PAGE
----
10 October 2016
A team of experts from Cardiff University have joined forces with the Welsh Government to develop three new on-line guides to help stem the rising tide of hate online.
Professor Matthew Williams from the University’s Social Data Science Lab and Dr Pete Burnup from the School of Computer Science and Informatics have worked with the Welsh Government to develop three new bi-lingual on-line hate speech guides targeted at young people, adults and practitioners.Each of the guides have been informed by research into hate crime and cyberhate conducted at the University over the past five years.
The new on-line guides provide information on the nature and patterns of online hate speech, the laws that are used to punish wrongdoers, the impacts of cyberhate on victims, effective ways for the public to use counter-speech, and how to make reports to the police.
“The Internet is the new frontier in crime,“ according to Professor Matthew Williams, Director of the Social Data Science Lab. “Cybercrime is one of the few forms of crime to see an increase year on year, while most other crimes are on the decline. Our research into the social media reaction to the murder of Lee Rigby in 2013 shows how people take to social media to spread hateful sentiments following events. A similar online reaction was observed following the referendum on the UK’s future in the European Union. The internet acts as a force amplifier for hate, and these guides, informed by cutting edge research at Cardiff, are aimed to give young people, adults and practitioners the information they need to combat the rising tide of hate online.”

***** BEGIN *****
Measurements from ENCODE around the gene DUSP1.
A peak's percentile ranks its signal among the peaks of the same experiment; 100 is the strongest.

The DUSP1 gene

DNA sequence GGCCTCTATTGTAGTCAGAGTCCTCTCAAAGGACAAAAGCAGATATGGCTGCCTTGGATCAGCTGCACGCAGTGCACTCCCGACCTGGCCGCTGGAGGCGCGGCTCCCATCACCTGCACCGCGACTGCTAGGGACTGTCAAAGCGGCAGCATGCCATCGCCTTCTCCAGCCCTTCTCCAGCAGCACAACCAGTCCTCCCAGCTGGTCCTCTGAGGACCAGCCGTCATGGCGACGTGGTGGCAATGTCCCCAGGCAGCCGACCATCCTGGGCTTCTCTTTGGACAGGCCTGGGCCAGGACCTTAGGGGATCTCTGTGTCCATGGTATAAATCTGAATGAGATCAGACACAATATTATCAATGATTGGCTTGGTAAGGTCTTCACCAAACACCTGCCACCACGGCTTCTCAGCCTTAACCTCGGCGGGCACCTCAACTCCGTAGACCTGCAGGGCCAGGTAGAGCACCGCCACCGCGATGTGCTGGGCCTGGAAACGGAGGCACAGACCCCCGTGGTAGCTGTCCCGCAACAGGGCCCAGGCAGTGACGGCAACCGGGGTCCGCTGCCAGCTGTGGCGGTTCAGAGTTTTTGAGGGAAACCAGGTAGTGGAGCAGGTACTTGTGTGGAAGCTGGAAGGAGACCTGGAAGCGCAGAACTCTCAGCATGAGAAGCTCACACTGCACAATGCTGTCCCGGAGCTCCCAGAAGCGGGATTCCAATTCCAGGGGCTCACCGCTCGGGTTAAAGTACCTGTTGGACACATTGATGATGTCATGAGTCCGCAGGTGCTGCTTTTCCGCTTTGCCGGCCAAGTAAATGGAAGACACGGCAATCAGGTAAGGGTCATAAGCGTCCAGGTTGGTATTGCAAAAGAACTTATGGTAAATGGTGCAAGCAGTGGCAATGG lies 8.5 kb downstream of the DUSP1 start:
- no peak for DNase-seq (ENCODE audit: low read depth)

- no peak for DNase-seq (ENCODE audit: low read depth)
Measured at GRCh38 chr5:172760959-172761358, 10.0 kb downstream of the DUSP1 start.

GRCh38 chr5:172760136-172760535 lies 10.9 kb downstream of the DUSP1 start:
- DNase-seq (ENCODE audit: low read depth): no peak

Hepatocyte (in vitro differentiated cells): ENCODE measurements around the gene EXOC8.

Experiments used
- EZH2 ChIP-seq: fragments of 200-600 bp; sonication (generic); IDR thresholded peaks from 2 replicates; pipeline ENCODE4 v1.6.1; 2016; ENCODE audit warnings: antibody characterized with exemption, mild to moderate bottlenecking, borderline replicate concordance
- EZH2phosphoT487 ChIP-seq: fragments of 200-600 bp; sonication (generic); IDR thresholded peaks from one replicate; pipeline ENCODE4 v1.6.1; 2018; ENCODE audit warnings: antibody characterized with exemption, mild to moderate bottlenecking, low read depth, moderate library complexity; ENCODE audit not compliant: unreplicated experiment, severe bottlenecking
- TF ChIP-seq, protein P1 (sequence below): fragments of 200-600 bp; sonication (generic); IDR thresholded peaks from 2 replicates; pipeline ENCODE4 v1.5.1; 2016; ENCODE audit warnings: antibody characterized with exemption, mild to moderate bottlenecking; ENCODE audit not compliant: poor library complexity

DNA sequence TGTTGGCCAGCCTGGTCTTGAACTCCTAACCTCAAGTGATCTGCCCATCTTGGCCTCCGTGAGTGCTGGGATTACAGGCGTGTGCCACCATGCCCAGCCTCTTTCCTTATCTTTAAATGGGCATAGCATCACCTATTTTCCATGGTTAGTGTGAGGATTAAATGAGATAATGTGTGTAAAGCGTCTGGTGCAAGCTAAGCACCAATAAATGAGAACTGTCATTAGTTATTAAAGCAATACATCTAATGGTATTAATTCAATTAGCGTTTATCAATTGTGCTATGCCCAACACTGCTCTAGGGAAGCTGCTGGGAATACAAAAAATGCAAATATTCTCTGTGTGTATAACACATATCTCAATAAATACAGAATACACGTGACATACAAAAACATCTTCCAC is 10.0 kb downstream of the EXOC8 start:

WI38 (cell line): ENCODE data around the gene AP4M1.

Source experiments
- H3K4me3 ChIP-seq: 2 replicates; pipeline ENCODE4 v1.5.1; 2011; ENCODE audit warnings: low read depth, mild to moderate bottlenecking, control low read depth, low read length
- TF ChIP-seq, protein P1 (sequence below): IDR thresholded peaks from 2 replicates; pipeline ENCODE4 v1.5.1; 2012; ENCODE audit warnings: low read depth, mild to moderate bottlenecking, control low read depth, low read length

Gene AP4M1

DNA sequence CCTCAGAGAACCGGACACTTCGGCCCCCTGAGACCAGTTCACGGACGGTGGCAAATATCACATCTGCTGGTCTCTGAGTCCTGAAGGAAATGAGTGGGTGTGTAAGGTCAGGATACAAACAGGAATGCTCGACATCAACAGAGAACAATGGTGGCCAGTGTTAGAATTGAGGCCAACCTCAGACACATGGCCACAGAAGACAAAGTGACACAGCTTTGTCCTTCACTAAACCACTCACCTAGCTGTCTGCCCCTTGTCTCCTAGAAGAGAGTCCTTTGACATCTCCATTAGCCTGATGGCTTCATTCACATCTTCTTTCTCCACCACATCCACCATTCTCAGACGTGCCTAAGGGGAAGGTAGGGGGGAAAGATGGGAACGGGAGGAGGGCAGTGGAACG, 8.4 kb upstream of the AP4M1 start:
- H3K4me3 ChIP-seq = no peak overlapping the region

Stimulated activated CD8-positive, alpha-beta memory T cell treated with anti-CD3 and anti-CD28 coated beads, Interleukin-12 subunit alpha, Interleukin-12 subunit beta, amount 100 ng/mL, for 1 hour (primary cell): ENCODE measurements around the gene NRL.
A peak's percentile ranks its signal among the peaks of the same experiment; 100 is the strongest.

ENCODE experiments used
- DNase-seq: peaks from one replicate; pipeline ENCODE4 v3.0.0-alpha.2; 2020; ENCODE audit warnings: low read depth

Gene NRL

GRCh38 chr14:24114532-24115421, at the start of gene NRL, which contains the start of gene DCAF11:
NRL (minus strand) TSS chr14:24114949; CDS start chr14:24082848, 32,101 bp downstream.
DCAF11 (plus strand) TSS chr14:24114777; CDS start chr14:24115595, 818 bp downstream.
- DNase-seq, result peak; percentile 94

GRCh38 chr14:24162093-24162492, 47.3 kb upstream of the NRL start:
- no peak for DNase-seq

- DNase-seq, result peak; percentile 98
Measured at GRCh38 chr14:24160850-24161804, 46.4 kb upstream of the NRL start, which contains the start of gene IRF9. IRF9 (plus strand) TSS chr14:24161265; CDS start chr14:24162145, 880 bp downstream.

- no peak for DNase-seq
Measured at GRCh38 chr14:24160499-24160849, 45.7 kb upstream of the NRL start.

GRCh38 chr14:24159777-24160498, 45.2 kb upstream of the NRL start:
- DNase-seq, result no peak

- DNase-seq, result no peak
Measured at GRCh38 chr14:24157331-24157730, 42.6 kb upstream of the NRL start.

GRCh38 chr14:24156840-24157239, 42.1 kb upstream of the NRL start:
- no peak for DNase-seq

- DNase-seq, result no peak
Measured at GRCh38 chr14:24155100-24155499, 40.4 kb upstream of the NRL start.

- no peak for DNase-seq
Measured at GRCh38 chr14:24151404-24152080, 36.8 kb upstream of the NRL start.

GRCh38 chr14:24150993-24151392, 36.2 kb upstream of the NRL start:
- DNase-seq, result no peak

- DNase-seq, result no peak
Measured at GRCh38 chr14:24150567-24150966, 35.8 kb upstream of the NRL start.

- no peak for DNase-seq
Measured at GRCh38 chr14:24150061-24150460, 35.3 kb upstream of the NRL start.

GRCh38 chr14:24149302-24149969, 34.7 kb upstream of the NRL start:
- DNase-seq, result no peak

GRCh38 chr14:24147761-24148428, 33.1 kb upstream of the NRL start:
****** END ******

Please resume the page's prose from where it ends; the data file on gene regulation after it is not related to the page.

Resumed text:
Professor Williams led The All Wales Hate Crime Project (2011-2013) which formed the basis for the Welsh Government’s Framework for Action on Tackling Hate Crime. The project remains the largest study of hate crime in the UK, funded by the Big Lottery Fund for £570,000. Following on from this study, a team from Cardiff University won a grant from the Economic and Social Research Council and Google to study hate speech online. Professor Williams and Dr Pete Burnup, Co-Director of the Social Data Science Lab, have also secured a prestigious grant from the US Department of Justice to study cyberhate in Los Angeles.
Dr Burnap adds: “Every 60 seconds, nearly 300 thousand comments are posted on Facebook worldwide. In the UK alone, 30 million tweets are posted every day. To collect and analyse these data in our studies of hate speech online requires high performance computing and sophisticated machine learning algorithms to identify cyberhate at scale. We have been funded by the Economic and Social Research Council to develop these technologies with social scientists, resulting in outcomes that can have an impact in the lives of real people. Using technology to identify cyberhate, practitioners can now better target harm reduction initiatives to those most in need,” he added.
The Social Data Science Lab brings together social, computer, political, health, statistical and mathematical scientists to study the methodological, theoretical, empirical and technical dimensions of New Forms of Data in social and policy contexts.
The three online guides have been lunched during this week’s Hate Crime Awareness Week which runs from 10th – 17th of October.